October

3

2017

CGED Research Seminar Series

Colonial Cosmopolitanism: Constance Cumming and Isabella Bird in Hong Kong, 1878

Colonial Cosmopolitanism: Constance Cumming and Isabella Bird in Hong Kong, 1878

Speaker: Professor Julia Kuehn, School of English


Respondent: Professor Kendall Johnson, School of Modern Languages and CUltures


Date: 3 October 2017 (Tuesday)

Time: 4:30 pm - 6:00 pm

Venue: Room 436, Run Run Shaw Tower


Over the past fifteen years, theories of cosmopolitanism have been frequently invoked in mobility studies; espeacially in analyses of contemporary texts, authors and journeys but also in Victorian Studies. It is, howver, necessary to contextualise anu form of Victorian cosmopolitanism because the Victorian age also saw the rise of nationalism and the heyday of Empire; concepts that are opposed to cosmopolitanism's assumption of equal rights for all nations. This talk addresses the cognitive dissonance between these two ways of conceptualising and travelling the world, cosmopolitanism and colonialism, and asks whether an approach to Victorian, colonial travel writing through a cosmopolitan lens is an appropriate one. The situation is further complicated when we highlight the contributions of especially women to these discourses and as actors in this kind of mobility. The colonial setting for this talk is Hong Kong, whose important position not only within the British Empire but the Asisan region and the world at large was well acknowlegded at the time. The two travelogues from which questions about a (female) colonial cosmopolitanism are elaborated are Constance Gordon Cumming's Wanderings in China (1886) and Isabella Bird's The Golden Cheronese (1883).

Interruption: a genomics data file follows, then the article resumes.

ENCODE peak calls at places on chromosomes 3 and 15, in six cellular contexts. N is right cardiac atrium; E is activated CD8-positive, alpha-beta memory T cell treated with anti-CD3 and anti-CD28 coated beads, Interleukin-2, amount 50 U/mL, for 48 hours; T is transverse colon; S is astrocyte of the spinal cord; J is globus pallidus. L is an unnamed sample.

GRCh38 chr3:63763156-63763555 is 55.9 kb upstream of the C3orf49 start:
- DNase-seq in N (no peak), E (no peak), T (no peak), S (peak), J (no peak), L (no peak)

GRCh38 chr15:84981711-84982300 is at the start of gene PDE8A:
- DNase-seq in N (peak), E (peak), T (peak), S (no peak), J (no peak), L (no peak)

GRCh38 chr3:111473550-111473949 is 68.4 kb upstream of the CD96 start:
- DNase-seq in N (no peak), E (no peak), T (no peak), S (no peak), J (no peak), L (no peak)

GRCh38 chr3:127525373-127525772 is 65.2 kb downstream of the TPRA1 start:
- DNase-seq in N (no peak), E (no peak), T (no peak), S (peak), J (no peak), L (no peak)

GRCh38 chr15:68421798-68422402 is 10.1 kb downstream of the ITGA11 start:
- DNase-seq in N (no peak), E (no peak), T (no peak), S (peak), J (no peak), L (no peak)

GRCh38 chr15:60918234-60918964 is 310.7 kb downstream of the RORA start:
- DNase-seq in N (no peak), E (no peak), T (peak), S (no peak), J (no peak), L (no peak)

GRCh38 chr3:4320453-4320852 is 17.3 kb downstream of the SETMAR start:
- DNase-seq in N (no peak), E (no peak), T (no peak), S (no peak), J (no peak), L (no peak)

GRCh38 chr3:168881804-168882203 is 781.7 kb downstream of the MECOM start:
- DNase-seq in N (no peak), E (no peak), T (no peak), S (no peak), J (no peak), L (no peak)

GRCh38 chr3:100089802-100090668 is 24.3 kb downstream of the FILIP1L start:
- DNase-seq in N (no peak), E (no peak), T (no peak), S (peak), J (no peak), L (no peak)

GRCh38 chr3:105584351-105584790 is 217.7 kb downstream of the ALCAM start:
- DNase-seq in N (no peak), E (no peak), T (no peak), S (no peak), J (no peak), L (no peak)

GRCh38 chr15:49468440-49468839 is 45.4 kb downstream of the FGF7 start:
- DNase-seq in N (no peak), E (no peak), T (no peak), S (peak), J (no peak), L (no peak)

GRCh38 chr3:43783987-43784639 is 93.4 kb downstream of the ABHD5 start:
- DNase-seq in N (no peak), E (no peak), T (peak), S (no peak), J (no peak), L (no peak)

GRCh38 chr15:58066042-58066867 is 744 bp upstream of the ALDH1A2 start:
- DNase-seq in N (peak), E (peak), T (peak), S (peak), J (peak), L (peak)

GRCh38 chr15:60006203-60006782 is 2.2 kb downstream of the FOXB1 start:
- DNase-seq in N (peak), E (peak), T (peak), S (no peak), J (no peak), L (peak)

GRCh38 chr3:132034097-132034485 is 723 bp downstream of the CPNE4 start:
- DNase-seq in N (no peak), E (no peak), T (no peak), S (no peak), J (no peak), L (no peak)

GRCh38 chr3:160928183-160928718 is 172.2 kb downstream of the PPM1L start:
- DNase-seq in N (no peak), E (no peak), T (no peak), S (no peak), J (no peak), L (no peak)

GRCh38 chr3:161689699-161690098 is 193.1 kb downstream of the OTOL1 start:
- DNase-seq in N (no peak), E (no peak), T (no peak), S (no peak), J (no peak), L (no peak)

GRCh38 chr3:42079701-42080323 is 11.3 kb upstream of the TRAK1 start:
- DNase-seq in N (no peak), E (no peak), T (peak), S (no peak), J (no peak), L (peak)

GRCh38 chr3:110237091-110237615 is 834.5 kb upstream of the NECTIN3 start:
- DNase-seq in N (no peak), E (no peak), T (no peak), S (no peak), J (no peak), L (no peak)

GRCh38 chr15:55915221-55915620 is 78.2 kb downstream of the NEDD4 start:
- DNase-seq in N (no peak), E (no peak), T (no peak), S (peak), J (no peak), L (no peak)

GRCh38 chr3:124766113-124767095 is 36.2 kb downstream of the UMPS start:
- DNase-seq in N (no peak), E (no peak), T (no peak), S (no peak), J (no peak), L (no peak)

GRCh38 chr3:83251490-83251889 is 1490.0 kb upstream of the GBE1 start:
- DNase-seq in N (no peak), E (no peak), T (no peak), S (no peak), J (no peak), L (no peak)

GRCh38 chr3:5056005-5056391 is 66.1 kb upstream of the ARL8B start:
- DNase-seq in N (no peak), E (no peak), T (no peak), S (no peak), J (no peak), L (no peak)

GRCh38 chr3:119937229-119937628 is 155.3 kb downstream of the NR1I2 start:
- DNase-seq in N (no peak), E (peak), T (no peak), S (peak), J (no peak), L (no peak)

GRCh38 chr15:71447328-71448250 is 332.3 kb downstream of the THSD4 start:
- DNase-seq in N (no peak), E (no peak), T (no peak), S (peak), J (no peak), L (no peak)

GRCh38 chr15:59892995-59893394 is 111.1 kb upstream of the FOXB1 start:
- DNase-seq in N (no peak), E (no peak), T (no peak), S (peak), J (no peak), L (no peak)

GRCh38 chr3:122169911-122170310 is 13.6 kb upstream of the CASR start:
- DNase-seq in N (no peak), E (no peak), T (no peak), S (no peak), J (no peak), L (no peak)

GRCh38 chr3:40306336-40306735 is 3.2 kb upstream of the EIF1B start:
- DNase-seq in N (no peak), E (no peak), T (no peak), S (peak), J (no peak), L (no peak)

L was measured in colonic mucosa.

Julia Kuehn has postgraduate degrees from the Universities of Oxford, Bonn and London, and also completed the Habilitation at the University of Bamberg. Her research interests lie in Victorian literature and culture, travel writing (related to China) and critical theory. She has published in international journals including Victorian Literature and Culture, Victorian Review, Studies in Trvale Writing, The Journal of Popular Culture, and Frontiers: A Jounrnal of Women Writing. Julian's current projects include a study of representations of HongKong in Victorian travel writing and a comparative study of nineteenth-century German and British realist prose.

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